5 great reasons to develop your photo skills...

Posted by & filed under Travel Photography.

When you make the decision to pursue photography, it’s scary and thrilling at the same time.

At first, you have so many questions:

• Will I be able to do this?
• Will people like my photos?
• Who am I to think I can suddenly become a photographer?

Bonnie, here. I had all of these questions and more in the beginning. But little by little, I gained the two most important things you need to make money from photography:

1. Skills
2. Confidence

When you’ve got these two things, you can pursue any kind of photography. And you can make it into a side-income or a full-time income. It’s up to you.



When you make the decision to develop your photo skills, it can change your life in so many ways.

Here are my top five benefits of pursuing photography:

1. Extra income (of course). Now that I’m renovating a house, I can really use an extra $10,000 – $12,000 a year. Just knowing I have my photo income sitting in an account, ready when I need it, is empowering. I can get the flooring I want–hooray! (And good knee pads for installing it…)

5 great reasons to develop your photo skills...

2. Trade for cool things. Besides money, over the past year my photo skills have gotten me other things, like personal training sessions and a gym membership at my favorite gym (worth over $100/month).

Since I’d never taken “athletic” shots before, I offered a trade—this way, I could build my portfolio while also getting something in return for my time and skill.

Plus, it was a really fun shoot that gave me access to the Portland Timbers soccer team’s field—something I’d never get otherwise!

Five great reasons to develop your photo skills...

3. Confidence. Last summer I shot a wedding at Timberline Lodge on Mt. Hood. Normally, weddings at Timberline feature the mountain HUGE in the background. But this day was so foggy, the mountain never made an appearance—eek!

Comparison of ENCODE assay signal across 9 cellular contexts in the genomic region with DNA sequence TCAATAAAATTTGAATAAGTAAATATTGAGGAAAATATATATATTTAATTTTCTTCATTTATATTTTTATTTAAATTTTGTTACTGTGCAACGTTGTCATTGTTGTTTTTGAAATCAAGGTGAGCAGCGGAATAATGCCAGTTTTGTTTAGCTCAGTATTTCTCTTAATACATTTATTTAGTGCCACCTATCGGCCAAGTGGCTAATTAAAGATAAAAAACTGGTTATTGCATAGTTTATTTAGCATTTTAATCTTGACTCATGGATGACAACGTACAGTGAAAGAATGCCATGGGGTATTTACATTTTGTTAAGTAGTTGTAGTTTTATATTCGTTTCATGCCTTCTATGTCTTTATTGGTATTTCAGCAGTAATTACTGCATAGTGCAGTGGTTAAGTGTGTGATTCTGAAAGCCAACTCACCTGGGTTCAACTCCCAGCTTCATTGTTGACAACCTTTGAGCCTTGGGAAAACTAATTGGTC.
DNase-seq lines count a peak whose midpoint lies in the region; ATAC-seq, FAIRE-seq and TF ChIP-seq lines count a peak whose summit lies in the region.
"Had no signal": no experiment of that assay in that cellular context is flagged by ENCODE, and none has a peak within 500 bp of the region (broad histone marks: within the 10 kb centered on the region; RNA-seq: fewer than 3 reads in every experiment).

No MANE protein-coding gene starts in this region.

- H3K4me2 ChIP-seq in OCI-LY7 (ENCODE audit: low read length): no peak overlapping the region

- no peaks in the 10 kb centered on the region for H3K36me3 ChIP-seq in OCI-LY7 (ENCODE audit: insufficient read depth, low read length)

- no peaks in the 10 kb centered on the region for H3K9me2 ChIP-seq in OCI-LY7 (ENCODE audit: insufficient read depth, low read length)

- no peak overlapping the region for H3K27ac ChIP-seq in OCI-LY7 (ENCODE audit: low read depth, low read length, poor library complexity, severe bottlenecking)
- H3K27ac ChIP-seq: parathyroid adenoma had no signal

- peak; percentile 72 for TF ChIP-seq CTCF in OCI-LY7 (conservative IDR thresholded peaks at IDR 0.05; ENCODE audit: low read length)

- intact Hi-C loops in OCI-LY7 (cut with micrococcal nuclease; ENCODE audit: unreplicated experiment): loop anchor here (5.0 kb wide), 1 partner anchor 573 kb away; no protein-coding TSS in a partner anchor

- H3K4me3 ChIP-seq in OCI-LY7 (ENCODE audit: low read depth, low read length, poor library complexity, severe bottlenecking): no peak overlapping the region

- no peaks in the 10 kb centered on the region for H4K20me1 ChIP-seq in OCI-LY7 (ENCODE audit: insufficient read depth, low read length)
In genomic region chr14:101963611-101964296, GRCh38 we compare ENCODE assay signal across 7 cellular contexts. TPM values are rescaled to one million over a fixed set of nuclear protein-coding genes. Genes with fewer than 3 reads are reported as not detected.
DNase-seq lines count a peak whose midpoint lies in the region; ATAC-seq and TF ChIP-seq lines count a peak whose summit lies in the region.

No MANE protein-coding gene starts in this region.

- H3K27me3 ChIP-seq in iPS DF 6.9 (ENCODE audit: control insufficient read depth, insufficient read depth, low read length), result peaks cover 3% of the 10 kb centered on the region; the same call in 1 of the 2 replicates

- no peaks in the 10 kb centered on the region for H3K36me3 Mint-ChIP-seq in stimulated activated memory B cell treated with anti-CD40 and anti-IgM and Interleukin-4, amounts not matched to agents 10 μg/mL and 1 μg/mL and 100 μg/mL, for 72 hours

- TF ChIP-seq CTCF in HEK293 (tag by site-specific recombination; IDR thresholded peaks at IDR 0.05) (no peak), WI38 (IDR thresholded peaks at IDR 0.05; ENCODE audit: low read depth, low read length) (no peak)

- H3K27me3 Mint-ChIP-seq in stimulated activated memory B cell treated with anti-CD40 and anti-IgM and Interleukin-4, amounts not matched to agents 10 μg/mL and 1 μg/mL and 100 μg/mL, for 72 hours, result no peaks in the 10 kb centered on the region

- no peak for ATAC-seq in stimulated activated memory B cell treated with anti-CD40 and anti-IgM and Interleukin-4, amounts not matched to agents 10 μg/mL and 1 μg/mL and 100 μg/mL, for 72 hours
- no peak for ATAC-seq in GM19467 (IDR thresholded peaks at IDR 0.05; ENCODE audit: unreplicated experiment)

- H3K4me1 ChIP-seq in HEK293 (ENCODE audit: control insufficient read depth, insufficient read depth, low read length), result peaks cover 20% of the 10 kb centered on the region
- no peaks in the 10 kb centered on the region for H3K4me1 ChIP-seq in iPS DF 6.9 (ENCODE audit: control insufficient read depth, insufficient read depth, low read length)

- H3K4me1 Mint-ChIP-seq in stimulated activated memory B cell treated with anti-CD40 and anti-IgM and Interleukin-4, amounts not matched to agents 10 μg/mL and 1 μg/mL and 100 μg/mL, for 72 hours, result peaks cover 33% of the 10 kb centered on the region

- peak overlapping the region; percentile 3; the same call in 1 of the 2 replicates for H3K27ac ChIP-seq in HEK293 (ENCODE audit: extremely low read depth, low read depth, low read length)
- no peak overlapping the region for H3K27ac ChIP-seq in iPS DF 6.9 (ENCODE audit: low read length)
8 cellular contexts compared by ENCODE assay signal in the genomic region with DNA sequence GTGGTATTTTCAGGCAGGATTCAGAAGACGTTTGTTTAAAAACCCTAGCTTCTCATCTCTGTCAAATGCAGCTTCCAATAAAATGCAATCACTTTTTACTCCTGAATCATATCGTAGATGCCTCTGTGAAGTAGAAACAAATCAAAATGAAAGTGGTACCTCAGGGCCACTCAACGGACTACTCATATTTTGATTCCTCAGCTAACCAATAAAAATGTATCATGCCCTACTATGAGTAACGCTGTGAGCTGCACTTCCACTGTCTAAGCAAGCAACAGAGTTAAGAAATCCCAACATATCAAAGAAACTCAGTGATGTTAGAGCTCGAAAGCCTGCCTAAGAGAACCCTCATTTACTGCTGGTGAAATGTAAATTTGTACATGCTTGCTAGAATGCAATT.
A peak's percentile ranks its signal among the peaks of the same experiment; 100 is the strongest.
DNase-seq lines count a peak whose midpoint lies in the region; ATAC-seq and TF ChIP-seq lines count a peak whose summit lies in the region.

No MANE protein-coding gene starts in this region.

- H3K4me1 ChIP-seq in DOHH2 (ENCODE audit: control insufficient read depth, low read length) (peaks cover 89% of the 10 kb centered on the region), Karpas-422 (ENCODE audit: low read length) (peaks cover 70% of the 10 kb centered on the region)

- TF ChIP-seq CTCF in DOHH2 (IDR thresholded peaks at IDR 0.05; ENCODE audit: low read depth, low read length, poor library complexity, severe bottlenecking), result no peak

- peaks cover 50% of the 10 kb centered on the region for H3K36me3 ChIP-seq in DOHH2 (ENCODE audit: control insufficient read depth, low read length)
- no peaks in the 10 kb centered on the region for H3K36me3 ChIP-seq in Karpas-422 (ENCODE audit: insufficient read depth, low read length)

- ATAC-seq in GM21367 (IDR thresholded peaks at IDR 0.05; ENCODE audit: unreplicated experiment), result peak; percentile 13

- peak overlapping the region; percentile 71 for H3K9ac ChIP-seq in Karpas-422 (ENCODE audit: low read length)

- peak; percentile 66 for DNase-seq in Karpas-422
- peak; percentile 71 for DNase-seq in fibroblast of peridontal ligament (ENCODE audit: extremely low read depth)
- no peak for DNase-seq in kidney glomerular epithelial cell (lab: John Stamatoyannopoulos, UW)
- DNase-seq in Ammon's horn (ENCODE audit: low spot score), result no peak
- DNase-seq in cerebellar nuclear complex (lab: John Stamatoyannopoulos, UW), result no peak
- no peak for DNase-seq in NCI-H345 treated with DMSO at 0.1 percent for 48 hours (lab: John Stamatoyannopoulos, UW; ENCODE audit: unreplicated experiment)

Instead of panicking, I used my skills to find places to shoot both indoors and out that still gave the look and feel of being on the mountain, and the bride was very happy with the shots! That feels good.

Five great reasons to develop your photo skills...

4. More interesting travels and life. Even if you’ve always loved travel, you see and experience more when you have your camera—and the skills to know how to use it.

There’s a thrill that comes from capturing something you can take home and print. And this translates into daily life, too. With my skills, I can document our adventures, and do it all in a way that gives us beautiful, wall-worthy memories.

Five great reasons to develop your photo skills...

5. Feeling “special.” Being able to make art with a camera is a skill most people don’t have (even though anyone could!). It’s not something you’re born with. You learn it as you go. But people still look at it as some kind of magic. When a client comes back a year later, or recommends me to someone else, it feels great. And I know I can take these skills anywhere and apply them to any number of subjects, from headshots to family photos to stock to magazine articles and more.

If you’ve thought about pursuing photography, but you don’t know where to start… don’t go out and buy a new camera. Start by investing in your skills. With skill comes confidence… and with that, all of the above and more are yours for the rest of your life.

Share on Facebook

Simply sign up to receive our FREE daily e-letter, The Right Way to Travel, and we'll immediately e-mail you our quick start guide to Photography "The 3 Best Markets To Sell Your Photos… And How To Break Into Them"... Absolutely FREE...plus, a special offer for our online training program.

Travel Photography Resources

5 Dos and 2 Don’ts for Travel Photography

Take Great Photos And Get Paid More For Your Travel Articles

Turning a Photography Hobby into a Monthly Income

The Pros Of Selling Your Images As Stock Photography

16 Mobile Photography Tips And Tricks Every Photographer Should Know

Camera Buying Guide: How to Buy the Right Camera